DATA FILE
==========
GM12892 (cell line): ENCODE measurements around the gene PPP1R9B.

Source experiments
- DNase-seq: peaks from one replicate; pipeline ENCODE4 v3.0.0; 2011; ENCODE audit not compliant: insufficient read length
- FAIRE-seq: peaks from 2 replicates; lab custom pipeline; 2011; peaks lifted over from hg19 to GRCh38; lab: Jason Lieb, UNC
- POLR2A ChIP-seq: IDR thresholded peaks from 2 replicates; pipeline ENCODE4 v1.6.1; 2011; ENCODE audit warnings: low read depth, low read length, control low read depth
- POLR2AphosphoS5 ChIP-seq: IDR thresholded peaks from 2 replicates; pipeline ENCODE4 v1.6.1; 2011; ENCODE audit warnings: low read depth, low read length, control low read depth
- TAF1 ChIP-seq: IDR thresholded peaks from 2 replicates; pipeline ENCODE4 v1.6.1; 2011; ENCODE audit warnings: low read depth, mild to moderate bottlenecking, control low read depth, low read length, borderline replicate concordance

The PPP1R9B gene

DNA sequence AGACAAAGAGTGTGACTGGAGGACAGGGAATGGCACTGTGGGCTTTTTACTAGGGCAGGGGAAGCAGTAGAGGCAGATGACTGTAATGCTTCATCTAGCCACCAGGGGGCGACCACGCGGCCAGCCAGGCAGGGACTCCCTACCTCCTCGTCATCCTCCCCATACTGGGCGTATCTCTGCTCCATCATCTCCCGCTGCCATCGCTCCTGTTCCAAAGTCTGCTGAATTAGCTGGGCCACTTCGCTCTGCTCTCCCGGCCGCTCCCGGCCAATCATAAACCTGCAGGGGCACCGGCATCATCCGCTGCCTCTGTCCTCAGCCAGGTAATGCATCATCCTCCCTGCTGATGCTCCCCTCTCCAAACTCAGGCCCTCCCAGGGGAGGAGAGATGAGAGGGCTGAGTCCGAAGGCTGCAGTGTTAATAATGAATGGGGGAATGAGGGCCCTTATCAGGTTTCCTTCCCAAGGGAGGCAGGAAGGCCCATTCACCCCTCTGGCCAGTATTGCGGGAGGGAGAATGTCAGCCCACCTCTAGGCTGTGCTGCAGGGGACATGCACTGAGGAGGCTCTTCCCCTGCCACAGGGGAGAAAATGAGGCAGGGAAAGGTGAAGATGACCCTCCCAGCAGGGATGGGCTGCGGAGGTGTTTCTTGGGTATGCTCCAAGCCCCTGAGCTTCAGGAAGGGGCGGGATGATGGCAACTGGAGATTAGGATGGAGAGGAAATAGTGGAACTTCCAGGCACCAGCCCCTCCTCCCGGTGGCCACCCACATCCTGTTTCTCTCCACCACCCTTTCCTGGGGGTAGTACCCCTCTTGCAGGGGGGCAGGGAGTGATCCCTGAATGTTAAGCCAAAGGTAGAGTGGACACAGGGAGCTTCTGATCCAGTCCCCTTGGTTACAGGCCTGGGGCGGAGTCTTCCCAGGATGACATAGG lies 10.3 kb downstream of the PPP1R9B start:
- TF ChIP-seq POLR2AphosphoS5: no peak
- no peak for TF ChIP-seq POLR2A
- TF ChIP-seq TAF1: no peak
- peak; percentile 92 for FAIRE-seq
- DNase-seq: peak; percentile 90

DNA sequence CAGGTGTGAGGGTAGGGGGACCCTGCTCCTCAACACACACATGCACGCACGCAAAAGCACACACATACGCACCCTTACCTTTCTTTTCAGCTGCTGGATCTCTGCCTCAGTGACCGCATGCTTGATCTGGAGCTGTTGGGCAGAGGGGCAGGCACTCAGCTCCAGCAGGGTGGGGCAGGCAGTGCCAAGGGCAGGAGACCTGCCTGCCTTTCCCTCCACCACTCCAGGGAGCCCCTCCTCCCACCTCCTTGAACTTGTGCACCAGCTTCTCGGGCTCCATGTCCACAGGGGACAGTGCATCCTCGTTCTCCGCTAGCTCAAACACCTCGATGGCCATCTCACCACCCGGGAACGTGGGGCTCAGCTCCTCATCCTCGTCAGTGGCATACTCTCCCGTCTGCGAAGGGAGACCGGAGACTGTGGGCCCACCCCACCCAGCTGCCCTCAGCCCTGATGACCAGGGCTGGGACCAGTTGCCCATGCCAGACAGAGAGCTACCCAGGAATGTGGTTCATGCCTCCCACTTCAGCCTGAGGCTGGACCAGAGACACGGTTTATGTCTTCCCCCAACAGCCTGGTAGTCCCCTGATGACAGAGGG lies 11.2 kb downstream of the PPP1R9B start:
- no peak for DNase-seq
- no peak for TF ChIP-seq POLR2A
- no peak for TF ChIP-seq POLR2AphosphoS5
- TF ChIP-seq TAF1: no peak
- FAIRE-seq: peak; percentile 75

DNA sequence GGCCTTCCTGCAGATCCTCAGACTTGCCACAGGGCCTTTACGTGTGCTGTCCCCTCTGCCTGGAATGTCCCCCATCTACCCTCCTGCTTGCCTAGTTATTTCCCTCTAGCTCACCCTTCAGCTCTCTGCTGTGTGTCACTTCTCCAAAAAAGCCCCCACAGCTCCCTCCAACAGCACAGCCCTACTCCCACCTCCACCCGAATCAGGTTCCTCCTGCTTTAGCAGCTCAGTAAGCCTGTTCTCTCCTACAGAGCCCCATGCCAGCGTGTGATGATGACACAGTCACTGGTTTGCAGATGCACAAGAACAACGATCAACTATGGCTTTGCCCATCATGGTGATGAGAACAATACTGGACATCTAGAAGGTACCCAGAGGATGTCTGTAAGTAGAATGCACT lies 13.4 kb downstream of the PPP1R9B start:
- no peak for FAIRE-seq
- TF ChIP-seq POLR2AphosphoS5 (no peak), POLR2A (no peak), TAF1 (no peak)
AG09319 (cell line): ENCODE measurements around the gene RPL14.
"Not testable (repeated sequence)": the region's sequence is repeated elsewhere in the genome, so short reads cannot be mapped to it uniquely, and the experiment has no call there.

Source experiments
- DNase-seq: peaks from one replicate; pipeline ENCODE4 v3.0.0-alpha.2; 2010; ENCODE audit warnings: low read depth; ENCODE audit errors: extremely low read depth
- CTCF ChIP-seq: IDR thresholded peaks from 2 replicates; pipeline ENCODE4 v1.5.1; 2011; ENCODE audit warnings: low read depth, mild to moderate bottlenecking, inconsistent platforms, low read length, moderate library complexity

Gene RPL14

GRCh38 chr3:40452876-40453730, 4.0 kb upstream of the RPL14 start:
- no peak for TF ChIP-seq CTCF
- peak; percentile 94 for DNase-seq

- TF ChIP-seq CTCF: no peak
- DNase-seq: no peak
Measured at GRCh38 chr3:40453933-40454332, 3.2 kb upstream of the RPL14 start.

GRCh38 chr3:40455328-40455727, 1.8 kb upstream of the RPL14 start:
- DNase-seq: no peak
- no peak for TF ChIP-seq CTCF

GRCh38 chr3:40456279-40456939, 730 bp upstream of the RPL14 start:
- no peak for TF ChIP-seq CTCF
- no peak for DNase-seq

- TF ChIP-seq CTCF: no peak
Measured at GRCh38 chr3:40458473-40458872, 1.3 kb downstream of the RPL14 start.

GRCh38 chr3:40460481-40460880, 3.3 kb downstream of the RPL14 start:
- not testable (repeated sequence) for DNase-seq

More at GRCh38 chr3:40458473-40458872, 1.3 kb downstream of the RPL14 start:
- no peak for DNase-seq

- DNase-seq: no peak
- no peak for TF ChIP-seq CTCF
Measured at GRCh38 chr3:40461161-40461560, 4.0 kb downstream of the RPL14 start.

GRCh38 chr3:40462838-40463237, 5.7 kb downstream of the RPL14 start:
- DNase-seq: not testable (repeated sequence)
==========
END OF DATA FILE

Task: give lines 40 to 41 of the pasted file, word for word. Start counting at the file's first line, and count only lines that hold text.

- no peak for TF ChIP-seq CTCF
- no peak for DNase-seq